Frisians still face discrimination
Frisians are the only group in the Netherlands officially recognised as a national minority yet it seems they can still face discrimination, most often in relation to their language.
A delegation from the Council of Europe toured the Netherlands this week to see if the government is respecting international agreements aimed at curbing the discrimination of minorities, and Friesland was one of the places they visited.
"One's first visit to a country is always something special," says Giorgi Meladze. On the way back from the Frisian capital, Leeuwarden, this Georgian man keeps asking questions about Dutch cheese farmers, immigrants and the upcoming legal proceedings against Geert Wilders.
Tip of iceberg
Back home in Georgia, Mr Meladze is writing a doctoral thesis on religion. He is in the Netherlands as a member of an advisory body of the Council of Europe, the oldest political organisation on the European continent.
Georgia has just been through a war with Russia. In Friesland, feelings are not running anywhere near as high. Of the 170 cases reported last year to the Tûmba discrimination reporting centre, only three related to the Frisian language. The centre decided, nonetheless, to raise the issue during the Council's visit to Friesland.
Tûmba's Brenda Ottjes says there is more than meets the eye about the discrimination situation in Friesland. Frisians, known generally for their sullen, closed character, hardly ever complain. "They tend to shrug their shoulders." So the few complaints reaching Tûmba are likely to be just the tip of the iceberg.
The wrong way
Gerlof Kooststra from the small Frisian village of Buitenpost is someone who did not shrug his shoulders. The complaint he filed is one of the discrimination cases the Council of Europe is now going to examine:
"I called the employment office in Dokkum to give them details about my son," Mr Kootstra recalls. "The lady answering the phone immediately asked me to switch from Frisian to Dutch. I didn't want to make a fuss, so I said 'OK, I'll switch to Dutch'. But then she said: 'That's more like it'."
Her sharp reaction rubbed him up the wrong way, he says. Mr Kootstra knows his rights: "The law gives you the right to expect that people at least understand Frisian."
When he phone another official at the same office who didn't know Frisian either, he started suspecting this was deliberate policy on the part of this particular government-run office. This is why he approached Tûmba with his complaint.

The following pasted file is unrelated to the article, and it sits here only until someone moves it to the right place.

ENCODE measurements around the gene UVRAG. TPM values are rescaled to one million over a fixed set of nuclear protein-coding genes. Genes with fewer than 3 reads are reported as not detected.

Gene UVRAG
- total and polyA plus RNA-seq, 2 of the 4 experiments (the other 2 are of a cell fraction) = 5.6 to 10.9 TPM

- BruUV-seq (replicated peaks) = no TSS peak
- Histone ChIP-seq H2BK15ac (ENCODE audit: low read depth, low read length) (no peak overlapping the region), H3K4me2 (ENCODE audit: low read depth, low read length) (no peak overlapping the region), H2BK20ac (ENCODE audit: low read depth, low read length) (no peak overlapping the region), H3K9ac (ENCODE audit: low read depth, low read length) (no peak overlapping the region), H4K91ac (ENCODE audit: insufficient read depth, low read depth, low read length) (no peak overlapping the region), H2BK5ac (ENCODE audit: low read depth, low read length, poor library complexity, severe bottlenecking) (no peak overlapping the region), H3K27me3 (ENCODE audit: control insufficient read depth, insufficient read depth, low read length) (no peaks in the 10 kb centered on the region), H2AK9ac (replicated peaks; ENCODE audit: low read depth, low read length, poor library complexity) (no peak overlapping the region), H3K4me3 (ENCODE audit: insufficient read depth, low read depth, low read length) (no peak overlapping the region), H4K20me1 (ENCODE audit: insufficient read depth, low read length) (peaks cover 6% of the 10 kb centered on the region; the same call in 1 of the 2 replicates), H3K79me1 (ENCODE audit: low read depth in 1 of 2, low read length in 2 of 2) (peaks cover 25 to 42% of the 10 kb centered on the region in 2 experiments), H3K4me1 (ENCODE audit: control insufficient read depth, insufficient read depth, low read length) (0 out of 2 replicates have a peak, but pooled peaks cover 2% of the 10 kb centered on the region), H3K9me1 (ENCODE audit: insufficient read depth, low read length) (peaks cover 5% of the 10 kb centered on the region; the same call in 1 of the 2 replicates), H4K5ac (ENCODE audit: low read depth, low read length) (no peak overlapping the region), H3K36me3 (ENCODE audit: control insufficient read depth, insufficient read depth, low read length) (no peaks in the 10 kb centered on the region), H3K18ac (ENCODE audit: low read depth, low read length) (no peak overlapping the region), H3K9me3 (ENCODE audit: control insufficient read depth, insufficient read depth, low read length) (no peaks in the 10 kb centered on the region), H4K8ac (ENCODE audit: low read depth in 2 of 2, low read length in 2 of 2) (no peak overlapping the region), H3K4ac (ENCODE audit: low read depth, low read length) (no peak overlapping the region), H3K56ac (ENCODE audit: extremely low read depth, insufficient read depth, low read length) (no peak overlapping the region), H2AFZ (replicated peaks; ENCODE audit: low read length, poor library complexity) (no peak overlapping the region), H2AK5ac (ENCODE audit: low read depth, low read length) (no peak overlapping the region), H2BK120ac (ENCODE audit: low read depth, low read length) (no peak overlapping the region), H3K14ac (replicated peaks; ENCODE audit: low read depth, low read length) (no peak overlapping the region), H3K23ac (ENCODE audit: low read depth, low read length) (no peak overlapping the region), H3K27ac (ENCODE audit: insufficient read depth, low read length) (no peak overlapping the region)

So, what is a Georgian - who has just been through a war - likely to think about language quibbles involving government officials answering the phone?
"I come from a very radicalised context, where identity is threatened by external enemies. But this is radicalised; let's not look at that as a normal situation. I think that always, issues that are connected to identity are equally important and need to be respected. Friesland has a very interesting history and it is one of the old identities. So it is very interesting to me to observe how people care about their language, and I think this is an important signal."
Mr Meladze has also looked with interest at Frieland's bilingual education system. In Georgia's split society bilingual education is set to become more and more important, he thinks. Friesland is far ahead in this respect.
Tûmba's Brenda Ottjes can understand that: "From their point of view things are pretty well organised here". Even so, she insists the Council of Europe does have an important role to play in Friesland too.
"Dutch law recognises Frisian as the country's second language. Anti-discrimination rules, however, make no mention anywhere of language being an aspect about which people may face discrimination. This is something that calls for a broader discussion." But does this require European involvement? Ms Ottjes is convinced it does. In the Netherlands there are all kinds of bodies that deal with the discrimination of minorities, yet there's no single person or organisation with responsibility for or knowledge of the entire field: 'the overall picture'.
"Europe, after all", she says, "has a totally different perspective to the one seen from inside a particular country itself. Sometimes it's useful to find out how things look from that different perspective."
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Perro de Jong